What a week huh? “Fitzie, it’s Wednesday”
Let’s talk about friendship, shall we?
Every day at 4:15 pm, a copper-coloured fox would walk up to Catherine Raven’s porch and she would read to him. So begins Fox & I.
Foxes are remarkable creatures. Heck, this blog did a player ratings to the theme of foxes not that long ago. But none of those foxes were this fox, named Fox by our park ranger turned author.
How does one even speak to a Fox? Foxes don’t talk, and this one was a mute.
“Qwah,” it would sometimes squeal.
oh, susan, you are terrific. Thank you for giving up your time to read Fox and I. And thanks for remembering him. pic.twitter.com/3a8jnOdLAw— Catherine Raven (@WalkedAway8) March 15, 2022
The author undergoes a bit of a transformation herself, grappling with a growing friendship with a fox with a career in science where anthropomorphism is considered childish and unscientific.
We see the relationship build between these two for a little over 300 pages. They play games together, hunted together, read together and manage her property in Montana together.
They enjoyed each other’s companionship. They were friends.
His nose brushed the weeping stem of his tattered forget-me-not; scruff-marks ran the length of his muzzle. Bald spots and kit licks had left his coat tufted, as if shaved by a remedial barber. Was I flattered that he had missed me? No. he was giving me something more important than a compliment: a purpose (165).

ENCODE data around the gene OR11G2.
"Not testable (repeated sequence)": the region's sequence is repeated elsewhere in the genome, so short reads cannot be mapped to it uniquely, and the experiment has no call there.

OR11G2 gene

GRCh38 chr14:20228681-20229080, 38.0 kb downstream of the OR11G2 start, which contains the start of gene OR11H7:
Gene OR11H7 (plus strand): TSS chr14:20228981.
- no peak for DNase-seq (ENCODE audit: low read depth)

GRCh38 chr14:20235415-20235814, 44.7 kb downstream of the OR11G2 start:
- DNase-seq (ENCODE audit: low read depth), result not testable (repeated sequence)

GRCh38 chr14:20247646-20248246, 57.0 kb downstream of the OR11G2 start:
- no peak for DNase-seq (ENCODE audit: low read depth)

FOX & I: AN UNCOMMON FRIENDSHIP by Catherine Raven (@WalkedAway8) is the winner of this year's PEN/E.O. Wilson Literary Science Writing Award! Congratulations! #PENLitAwards pic.twitter.com/Zk3XfvGDX4— PEN America (@PENamerica) March 1, 2022
Even as Raven deeply cared for Fox, she was careful to not domesticate him. For if he were like a household pet, the friendship would lose its virtue. How could one be friends with something it owns?
Raven lovingly describes her encounters with Fox and its brave, sometimes reckless behaviour. He was a scavenger, and he was daring.
The more I watched him, the more I understood him and appreciated his ease of living; insight became empathy. And empathy, I am convinced, is the gateway to friendship (226).
This book could be a lesson on friendship. On empathy. On patience.
Having read some memoirs on authors’ relationships with animals behaviour, I foresaw how this would end. After finishing the book on Sunday, it was difficult to not feel some kind of grief over our friend Fox.
I’ve come across foxes a couple of times in my life. First, while walking through a garden at night on my way home from university. The animal moved so fast I could hardly make out it was. Then, a few years later near my flat near Kilburn High Road. It was our local fox.
The third time was a few months ago. I walked through the park one morning before work when this beautiful red fox stepped out of the fog and we stared at each other. After a minute the fox skulked into the woods.
The book is a wonderful legacy on Fox. “Legacies are the point of friendship,” Raven says.
Fitzie’s track of the day: Fox on the Run, by Sweet
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